This will be long. Just warning you.
1. Good news
1.1 I got the electronic version and the typescript of the book off to the editor. No response yet, but no news is good news.
1.2 Genius Brat went off to stay with his little friend and friend’s mum in Devon, and then they all went off to Centre Parcs (but not before Genius Brat had been picked up by an 11 year old girl in the park, which had been duly discouraged).
1.3 This meant The Grouch and I could go off for five clean days in Brighton, after I had led worship on the Sunday (which stopped us going for a whole week as soon as Genius Brat had gone).
1.4 All of us had a good time on our respective holidays.
1.5 Best news of all: we arrived back to find an email telling us Genius Brat has been awarded a place in the autistic spectrum unit at a mainstream school, which we had asked for. This is really a miracle, as they were only creating two 6th form places in the unit and there were already at least two other kids interested.
1.6 We had a very busy but good weekend: me at a book launch on Sat, with the couple from the US who founded our congregation (sadly not ‘funded our congregation’ as I typed first…!). Sunday, a church lunch, also with this couple, then a lovely service, then a question and answer session with aforementioned couple, who are very important to our church’s history. Then a party to celebrate 40 years of one very special lady’s history with the Mennonite Centre and the church. And lots of people from the church’s past attending one or more of these events.
1.7 I’m on Premier Radio on Friday morning, and speaking at Christian Resources Exhibition on 11th May, both about my depression book (Crying for the Light), of which I have discovered the publishers still have 500 copies so it’s still worth plugging it.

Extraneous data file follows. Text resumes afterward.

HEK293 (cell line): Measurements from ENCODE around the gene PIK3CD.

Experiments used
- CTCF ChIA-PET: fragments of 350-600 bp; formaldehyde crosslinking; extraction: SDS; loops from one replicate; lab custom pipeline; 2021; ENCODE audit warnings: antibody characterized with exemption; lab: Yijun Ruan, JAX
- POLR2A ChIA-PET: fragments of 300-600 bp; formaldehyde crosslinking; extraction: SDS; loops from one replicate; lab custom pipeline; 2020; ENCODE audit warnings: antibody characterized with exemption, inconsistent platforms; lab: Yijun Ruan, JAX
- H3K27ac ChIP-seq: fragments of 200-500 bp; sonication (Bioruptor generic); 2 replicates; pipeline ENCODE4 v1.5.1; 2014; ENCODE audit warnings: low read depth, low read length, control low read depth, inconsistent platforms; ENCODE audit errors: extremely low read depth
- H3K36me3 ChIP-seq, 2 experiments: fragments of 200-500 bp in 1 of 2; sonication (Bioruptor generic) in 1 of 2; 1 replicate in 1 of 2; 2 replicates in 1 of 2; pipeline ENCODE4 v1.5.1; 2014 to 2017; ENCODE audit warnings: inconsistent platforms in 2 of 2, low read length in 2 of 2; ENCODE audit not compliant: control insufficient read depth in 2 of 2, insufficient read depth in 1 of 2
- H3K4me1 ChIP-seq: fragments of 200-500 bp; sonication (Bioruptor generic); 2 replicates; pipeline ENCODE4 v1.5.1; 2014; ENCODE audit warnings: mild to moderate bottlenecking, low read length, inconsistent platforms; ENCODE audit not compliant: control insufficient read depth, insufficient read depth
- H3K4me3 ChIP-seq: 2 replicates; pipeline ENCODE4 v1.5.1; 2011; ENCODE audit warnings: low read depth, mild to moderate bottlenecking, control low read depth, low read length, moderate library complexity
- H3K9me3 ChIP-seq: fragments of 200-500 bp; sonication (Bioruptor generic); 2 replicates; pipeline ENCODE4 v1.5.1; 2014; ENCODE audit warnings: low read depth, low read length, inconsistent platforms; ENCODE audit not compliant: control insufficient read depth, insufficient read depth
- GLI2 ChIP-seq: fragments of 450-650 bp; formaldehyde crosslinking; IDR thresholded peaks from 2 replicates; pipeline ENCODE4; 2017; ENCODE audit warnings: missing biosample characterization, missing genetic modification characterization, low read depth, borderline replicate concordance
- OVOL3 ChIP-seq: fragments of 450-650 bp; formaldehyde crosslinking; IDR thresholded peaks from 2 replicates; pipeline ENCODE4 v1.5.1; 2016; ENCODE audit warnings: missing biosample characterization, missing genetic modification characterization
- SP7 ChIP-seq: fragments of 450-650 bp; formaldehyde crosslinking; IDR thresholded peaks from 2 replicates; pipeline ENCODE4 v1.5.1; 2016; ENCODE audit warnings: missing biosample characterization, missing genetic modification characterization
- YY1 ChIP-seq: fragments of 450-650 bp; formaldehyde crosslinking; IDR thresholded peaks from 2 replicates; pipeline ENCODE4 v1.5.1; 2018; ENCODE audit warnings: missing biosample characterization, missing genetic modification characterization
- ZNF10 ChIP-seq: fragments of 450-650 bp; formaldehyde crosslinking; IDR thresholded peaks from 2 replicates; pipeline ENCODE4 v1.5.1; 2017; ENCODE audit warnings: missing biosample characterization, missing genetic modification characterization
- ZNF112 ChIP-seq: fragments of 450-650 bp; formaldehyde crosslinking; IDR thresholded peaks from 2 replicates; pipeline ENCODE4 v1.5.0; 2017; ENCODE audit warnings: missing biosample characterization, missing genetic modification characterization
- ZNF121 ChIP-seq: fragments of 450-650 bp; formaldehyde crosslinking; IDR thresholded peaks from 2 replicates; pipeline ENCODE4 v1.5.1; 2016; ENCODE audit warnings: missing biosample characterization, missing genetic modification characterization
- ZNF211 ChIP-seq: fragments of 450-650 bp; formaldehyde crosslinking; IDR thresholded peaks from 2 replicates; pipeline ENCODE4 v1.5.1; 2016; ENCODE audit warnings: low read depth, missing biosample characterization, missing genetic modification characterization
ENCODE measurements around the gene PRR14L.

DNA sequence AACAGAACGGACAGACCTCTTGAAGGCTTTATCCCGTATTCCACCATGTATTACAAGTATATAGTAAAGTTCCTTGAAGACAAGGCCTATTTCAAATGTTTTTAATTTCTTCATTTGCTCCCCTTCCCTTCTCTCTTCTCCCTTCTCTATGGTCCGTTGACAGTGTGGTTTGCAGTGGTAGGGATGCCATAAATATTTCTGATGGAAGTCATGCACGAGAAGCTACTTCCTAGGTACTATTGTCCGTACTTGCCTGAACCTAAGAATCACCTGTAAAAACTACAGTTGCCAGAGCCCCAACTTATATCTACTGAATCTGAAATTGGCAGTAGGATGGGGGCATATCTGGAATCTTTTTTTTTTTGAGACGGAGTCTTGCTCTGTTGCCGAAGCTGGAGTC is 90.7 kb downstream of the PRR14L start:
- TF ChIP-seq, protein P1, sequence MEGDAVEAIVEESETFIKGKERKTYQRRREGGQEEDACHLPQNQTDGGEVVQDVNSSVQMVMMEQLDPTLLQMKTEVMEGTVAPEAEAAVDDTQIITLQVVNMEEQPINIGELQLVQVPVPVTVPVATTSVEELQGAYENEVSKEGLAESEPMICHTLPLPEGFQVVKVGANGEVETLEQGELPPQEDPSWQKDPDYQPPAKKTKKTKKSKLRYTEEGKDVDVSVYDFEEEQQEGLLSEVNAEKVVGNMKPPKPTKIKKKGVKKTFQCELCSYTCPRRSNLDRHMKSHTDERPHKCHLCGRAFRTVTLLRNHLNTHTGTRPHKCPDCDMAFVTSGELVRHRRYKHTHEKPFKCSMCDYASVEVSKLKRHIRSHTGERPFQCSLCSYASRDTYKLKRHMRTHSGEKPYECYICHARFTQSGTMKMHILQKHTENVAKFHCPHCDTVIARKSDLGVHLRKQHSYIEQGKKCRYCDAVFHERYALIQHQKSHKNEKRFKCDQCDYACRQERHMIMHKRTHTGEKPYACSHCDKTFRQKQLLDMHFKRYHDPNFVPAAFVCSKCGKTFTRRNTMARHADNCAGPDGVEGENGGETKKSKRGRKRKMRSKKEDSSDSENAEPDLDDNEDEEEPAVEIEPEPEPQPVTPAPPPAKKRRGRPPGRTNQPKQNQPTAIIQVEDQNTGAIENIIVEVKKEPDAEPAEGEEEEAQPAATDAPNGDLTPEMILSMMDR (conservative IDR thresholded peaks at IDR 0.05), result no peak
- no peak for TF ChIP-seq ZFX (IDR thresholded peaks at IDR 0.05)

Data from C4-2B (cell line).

1.8 We have another busy weekend ahead, with a church awayday on Saturday and a civil partnership celebration on Sunday.
2. Not such good news
2.1 We weren’t sure till the last minute whether the special lady could come out of hospital to attend the party, as she is dying of cancer. The good news is that she was able to come and take part fully, and that we were able to sit round her and share memories of her, and tell her nice things about herself while she was still with us.
2.2 She has moved to a hospice today, and we don’t think we’ll have her for much longer. And her husband and 20 year old daughter, both much beloved of our church, both died of cancer within the last 8 years. As you can guess, our party with her was very emotionally moving.
2.3 Much less importantly, I weighed myself after coming back from Brighton, and I weigh as much as I did when 9 months pregnant. Time to engage in some Lenten discipline, methinks.
Yesterday was a good day. I’m sure I’ve written about this before, but it really is extraordinary how when I am depressed I honestly believe that I will never feel better and never have done, and once I am better I begin to believe that I will now be better for ever, and even that the depressed time wasn’t really that bad. How we deceive ourselves…
The good things about yesterday were a) a morning reading a crime novel set in Vienna before the First World War, in which the amateur detective is a young Jewish psychiatrist who does psychological profiling before its time; b) a really lovely service in the afternoon in which my son was interviewed, along with his best friend, about their experience of school and what they would like us to pray about as they start a new school year (and I also got to speak German to some visitors); c) an impromptu party in the lovely huge garden of the Mennonite Centre, with margaritas, nibbles and old friends visiting from Canada.
Today was good too: I had to go to Bristol for the day to be part of a group brainstorming about a possible book on gender issues. The train journey was very relaxed (I’d booked a seat) and I managed to read the whole of the Guardian Weekly for a change, as well as enjoying the scenery outside; and then the discussion was very stimulating and encouraging.
In my travels I saw a notice in a rail siding that said, among other things, ‘Nose End Wash’. I found myself speculating on what kind of village or town Nose End Wash might be, and who would live there. It would be somewhere in the Fens, I think…